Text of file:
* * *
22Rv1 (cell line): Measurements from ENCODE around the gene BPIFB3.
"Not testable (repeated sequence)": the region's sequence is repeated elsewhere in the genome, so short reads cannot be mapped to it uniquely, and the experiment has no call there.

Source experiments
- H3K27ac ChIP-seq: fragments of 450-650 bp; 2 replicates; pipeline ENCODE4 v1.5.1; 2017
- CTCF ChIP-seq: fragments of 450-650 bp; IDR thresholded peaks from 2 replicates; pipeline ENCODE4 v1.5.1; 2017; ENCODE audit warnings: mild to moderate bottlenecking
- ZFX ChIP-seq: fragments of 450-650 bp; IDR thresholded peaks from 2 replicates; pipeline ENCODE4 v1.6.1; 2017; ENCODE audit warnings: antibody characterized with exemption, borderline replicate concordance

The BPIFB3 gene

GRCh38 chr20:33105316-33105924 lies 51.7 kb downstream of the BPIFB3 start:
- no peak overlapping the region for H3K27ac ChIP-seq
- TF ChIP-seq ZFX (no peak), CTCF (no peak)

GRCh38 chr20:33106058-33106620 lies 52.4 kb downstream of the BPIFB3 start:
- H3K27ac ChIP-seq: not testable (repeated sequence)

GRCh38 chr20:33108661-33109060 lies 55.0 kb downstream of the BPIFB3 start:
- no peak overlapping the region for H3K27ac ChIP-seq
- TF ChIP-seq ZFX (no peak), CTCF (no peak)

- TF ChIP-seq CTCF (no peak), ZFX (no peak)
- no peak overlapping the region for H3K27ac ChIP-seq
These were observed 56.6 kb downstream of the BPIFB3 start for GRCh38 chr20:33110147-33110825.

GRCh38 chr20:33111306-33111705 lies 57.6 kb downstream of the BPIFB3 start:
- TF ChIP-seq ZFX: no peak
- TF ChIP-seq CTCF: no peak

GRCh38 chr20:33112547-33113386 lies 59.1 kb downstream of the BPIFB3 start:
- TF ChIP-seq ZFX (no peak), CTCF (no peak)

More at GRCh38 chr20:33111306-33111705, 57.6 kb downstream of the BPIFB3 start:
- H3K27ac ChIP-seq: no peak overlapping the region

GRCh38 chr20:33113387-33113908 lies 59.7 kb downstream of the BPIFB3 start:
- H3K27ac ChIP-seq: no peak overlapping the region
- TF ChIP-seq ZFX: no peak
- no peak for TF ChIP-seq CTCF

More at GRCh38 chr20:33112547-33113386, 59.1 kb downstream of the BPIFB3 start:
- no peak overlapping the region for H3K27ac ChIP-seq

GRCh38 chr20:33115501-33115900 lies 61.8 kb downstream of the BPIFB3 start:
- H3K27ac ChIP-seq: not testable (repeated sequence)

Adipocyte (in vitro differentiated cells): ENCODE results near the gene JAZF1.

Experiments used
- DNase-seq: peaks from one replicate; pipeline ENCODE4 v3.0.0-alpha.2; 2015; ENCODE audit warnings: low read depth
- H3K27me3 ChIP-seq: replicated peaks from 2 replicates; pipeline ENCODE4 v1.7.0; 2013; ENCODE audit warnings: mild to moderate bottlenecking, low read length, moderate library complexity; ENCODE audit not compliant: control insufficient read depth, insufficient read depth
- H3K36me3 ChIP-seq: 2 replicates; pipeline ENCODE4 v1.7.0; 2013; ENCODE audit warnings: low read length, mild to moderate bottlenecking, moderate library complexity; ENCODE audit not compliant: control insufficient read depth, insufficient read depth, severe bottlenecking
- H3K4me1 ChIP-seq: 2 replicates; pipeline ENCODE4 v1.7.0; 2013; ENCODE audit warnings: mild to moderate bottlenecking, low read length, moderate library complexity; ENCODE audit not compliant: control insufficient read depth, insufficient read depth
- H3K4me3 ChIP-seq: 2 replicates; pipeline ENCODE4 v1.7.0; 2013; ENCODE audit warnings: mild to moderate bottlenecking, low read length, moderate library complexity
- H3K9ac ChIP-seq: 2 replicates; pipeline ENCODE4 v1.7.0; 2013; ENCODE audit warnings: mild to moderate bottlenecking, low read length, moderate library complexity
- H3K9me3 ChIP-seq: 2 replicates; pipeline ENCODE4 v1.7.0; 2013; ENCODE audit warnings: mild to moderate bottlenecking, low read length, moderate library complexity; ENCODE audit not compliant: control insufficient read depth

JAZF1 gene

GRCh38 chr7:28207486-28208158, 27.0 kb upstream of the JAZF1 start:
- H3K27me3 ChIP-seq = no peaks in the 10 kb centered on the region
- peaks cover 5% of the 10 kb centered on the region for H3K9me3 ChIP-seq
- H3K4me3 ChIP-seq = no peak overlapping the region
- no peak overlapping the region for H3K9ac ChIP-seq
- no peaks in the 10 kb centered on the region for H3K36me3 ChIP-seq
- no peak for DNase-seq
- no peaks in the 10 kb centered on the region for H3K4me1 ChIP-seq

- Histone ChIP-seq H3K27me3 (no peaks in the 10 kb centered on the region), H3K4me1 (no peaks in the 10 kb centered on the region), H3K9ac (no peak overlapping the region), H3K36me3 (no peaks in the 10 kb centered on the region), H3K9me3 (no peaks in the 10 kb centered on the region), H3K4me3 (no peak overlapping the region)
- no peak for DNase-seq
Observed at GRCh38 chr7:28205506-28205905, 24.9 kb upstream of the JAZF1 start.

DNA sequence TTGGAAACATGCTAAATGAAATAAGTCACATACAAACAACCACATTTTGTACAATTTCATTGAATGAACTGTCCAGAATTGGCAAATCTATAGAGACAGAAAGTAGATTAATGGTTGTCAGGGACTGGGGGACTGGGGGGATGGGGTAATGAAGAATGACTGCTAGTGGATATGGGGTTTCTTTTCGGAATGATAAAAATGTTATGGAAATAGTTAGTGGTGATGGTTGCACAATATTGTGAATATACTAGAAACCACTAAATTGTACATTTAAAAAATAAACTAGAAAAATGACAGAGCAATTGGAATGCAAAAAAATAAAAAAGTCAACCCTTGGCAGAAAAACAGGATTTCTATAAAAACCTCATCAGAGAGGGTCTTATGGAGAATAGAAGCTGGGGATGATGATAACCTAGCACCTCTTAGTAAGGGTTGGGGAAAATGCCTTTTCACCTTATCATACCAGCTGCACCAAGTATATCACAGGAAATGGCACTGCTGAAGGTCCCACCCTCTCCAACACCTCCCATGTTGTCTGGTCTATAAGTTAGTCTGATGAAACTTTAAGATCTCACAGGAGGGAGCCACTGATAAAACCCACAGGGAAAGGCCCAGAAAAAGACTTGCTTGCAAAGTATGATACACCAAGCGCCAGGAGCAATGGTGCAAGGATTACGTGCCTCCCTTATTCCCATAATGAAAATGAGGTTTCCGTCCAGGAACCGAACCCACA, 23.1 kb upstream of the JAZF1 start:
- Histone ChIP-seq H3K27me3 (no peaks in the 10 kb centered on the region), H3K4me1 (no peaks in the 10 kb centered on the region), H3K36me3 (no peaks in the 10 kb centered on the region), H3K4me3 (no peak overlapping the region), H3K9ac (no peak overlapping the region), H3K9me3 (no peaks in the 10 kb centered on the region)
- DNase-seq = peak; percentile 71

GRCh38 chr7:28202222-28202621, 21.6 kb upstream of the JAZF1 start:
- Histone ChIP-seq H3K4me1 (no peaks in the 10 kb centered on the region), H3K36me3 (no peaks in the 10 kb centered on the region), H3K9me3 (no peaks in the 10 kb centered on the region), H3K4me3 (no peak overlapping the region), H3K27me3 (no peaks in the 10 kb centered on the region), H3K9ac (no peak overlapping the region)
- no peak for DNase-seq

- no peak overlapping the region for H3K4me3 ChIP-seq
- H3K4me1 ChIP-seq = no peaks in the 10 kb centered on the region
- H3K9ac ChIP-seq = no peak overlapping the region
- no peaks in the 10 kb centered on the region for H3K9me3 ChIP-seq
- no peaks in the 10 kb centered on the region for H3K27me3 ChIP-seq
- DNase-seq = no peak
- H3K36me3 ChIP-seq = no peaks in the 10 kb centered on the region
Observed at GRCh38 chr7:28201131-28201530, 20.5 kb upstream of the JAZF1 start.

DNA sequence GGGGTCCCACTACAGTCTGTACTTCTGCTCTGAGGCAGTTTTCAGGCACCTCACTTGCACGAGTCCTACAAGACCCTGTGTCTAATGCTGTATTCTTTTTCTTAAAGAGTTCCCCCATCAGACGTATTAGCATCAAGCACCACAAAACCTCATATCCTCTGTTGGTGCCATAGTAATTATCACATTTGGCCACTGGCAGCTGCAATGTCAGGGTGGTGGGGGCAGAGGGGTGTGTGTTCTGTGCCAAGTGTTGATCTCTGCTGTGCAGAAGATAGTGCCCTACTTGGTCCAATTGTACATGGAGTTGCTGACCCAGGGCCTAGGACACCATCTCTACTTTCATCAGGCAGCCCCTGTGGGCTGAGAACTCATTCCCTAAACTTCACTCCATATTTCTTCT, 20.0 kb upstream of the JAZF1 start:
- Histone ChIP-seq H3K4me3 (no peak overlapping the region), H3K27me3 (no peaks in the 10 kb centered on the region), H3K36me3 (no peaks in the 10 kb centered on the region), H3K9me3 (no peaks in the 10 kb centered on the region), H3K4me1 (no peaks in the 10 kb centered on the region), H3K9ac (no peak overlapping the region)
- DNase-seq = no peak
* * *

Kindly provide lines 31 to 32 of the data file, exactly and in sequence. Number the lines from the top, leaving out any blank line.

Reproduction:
- no peak overlapping the region for H3K27ac ChIP-seq

GRCh38 chr20:33115501-33115900 lies 61.8 kb downstream of the BPIFB3 start: